- By Jennifer RowlandJennifer Rowland is a research associate in the National Security Studies Program at the New America Foundation.
Event Notice: Please join the New America Foundation’s National Security Studies Program for a discussion with Patrick Tyler about his new book, Fortress Israel, TOMORROW, November 28, 2012, from 12:15pm – 1:45pm (NAF).
New Post: Beenish Ahmed, "Plight of Pakistan’s Shi’a Minority" (FP).
Prominent Pakistani journalist and talk show host Hamid Mir escaped an attempt on his life on Monday when police discovered and diffused a bomb placed under his car in the capital city of Islamabad (NYT, AP, Reuters, BBC, ET). Elsewhere in Pakistan, a remote-controlled bomb hidden in a cement block exploded in Karachi, killing one person. The Pakistani Taliban on Tuesday claimed responsibility for the foiled plot to kill Hamid Mir, and Taliban spokesman Ehsanullah Ehsan said, "We will continue targeting journalists who propagate a secular agenda and side with the government" (CNN, AFP/ET).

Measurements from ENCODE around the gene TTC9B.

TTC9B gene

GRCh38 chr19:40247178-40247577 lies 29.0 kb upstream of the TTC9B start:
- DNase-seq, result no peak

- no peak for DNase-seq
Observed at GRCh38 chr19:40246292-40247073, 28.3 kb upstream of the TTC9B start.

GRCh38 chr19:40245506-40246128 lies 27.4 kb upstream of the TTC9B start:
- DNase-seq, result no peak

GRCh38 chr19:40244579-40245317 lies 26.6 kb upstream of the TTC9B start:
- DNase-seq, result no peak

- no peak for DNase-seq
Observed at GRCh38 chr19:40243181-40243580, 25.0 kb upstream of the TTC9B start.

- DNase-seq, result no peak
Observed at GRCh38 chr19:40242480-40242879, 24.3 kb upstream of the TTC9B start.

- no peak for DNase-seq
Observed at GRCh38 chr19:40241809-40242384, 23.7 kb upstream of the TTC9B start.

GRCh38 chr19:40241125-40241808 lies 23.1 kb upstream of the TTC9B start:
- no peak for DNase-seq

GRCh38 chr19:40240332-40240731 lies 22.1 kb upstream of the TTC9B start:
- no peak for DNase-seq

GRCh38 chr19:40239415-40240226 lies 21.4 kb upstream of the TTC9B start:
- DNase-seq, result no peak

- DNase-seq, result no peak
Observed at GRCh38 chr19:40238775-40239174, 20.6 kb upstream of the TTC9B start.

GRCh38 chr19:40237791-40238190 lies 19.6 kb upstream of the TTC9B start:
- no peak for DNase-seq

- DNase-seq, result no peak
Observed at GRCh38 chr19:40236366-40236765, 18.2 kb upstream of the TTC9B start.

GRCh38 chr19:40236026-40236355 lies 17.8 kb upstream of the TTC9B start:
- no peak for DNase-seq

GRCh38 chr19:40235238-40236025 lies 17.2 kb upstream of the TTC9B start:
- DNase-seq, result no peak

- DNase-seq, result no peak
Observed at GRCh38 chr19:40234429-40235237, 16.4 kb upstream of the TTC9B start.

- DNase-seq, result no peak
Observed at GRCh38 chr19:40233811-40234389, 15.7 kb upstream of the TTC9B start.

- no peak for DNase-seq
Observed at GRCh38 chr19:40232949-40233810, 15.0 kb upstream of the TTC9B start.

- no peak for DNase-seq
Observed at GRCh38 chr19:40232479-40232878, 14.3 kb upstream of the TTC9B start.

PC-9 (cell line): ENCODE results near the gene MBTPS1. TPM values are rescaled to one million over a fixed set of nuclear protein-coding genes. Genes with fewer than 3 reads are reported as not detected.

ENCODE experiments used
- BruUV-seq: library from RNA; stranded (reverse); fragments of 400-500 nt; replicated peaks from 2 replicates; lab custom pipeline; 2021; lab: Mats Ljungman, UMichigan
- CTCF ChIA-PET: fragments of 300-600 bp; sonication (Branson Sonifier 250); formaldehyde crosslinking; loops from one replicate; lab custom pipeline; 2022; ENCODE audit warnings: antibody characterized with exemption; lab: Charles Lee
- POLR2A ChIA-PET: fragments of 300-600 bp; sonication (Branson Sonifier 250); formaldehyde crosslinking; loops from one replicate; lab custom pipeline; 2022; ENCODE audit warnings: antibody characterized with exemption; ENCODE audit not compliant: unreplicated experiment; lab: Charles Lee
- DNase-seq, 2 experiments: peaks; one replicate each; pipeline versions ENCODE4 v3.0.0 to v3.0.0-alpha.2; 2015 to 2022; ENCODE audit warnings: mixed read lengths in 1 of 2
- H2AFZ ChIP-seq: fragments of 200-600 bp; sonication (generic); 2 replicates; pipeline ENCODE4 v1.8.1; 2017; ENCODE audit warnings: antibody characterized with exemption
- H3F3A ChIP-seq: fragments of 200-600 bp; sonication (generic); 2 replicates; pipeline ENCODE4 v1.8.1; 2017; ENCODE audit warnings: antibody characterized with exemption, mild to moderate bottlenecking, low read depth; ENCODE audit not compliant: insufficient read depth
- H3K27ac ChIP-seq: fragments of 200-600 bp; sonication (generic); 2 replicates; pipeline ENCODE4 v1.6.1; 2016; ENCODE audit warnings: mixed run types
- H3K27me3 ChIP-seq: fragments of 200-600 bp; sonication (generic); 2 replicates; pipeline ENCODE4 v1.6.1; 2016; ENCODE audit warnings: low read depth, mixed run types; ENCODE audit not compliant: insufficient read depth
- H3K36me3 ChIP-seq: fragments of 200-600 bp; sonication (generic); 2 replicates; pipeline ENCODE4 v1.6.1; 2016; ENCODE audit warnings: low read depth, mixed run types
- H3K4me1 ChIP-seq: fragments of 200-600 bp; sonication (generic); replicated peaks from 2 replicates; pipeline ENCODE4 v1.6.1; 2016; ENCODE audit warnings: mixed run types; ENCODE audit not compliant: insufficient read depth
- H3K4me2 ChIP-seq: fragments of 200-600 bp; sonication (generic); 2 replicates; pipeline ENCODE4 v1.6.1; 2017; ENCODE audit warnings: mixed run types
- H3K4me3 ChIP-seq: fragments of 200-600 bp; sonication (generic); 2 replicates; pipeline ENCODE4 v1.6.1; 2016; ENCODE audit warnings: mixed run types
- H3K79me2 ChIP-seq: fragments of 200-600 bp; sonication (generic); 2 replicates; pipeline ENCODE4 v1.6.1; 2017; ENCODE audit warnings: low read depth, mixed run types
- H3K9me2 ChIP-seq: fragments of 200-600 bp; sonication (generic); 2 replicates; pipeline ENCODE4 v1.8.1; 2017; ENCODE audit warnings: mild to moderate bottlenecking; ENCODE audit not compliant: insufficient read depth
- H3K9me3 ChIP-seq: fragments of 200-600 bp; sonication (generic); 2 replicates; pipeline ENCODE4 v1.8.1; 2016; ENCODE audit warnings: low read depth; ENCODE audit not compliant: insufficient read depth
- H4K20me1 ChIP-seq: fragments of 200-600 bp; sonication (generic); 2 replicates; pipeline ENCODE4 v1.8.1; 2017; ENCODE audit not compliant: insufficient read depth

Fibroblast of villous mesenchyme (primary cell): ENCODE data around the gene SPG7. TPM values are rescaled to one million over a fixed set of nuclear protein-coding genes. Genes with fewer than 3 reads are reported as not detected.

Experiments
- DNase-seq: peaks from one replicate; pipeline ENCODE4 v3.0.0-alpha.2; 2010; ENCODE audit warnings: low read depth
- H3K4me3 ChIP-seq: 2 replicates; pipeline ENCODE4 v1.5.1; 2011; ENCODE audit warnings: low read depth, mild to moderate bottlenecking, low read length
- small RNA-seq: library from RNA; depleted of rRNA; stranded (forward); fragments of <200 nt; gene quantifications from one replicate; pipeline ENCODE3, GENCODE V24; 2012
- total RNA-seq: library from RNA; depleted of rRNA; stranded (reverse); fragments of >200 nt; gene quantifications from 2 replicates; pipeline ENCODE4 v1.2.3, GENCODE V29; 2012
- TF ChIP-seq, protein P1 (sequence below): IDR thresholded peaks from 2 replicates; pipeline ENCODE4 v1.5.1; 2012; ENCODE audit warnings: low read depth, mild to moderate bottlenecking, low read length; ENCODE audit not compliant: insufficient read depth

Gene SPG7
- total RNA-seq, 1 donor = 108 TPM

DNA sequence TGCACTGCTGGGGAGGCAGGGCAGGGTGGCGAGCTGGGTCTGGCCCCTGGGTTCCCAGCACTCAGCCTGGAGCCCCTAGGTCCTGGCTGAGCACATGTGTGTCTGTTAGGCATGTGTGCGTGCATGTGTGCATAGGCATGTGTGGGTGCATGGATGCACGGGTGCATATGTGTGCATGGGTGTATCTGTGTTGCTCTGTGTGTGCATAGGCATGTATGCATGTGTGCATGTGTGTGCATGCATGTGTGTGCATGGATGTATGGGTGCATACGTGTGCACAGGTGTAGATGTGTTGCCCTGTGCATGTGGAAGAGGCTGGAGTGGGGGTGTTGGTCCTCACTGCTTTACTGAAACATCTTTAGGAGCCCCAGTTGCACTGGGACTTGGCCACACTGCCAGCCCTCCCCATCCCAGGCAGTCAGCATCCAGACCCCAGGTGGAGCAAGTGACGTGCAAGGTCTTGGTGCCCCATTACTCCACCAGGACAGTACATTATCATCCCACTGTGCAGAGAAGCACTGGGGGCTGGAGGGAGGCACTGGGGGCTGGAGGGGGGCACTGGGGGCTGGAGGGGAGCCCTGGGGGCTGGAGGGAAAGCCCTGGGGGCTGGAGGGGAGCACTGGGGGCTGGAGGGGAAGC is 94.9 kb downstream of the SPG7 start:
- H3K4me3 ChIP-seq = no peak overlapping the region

Police in Lahore said Monday that at least 16 people had died there after consuming toxic cough syrup, and that they have opened a homicide investigation into the factory that produced the medicine (NYT, BBC AJE).
Pakistani Information Minister Qamar Zaman Kaira told reporters in Lahore on Tuesday that the country’s national elections will be held in May, in the government’s first indication of a solid timeframe for the vote (AP).
Afghan Ponzi scheme
An audit of Afghanistan’s embattled Kabul Bank has found that far from being the nation’s first successful, Western-style financial institution, "From its very beginning, the bank was a well-concealed Ponzi scheme" (NYT). Portrayed by Afghan and American officials alike as a mechanism to extend banking services to people who had never opened a checking account, the bank really just allowed a small group of friends of President Hamid Karzai to commit hundreds of millions of dollars in fraud.
Pakistan’s finance ministry on Monday released its summary of operations for the first quarter of fiscal year 2012-2013, in which a total of Rs88.7 billion ($9.2 million) were described as a "statistical discrepancy" (ET). The sum represents almost 10% of total federal spending in the first quarter, and points either to massive corruption and/or serious mismanagement of funds.
— Jennifer Rowland